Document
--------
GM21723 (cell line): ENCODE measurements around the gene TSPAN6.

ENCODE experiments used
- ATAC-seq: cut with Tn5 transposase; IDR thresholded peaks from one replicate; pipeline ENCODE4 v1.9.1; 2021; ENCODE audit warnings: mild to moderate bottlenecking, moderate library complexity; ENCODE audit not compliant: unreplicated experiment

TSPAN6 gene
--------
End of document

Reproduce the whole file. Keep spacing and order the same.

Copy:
GM21723 (cell line): ENCODE measurements around the gene TSPAN6.

ENCODE experiments used
- ATAC-seq: cut with Tn5 transposase; IDR thresholded peaks from one replicate; pipeline ENCODE4 v1.9.1; 2021; ENCODE audit warnings: mild to moderate bottlenecking, moderate library complexity; ENCODE audit not compliant: unreplicated experiment

TSPAN6 gene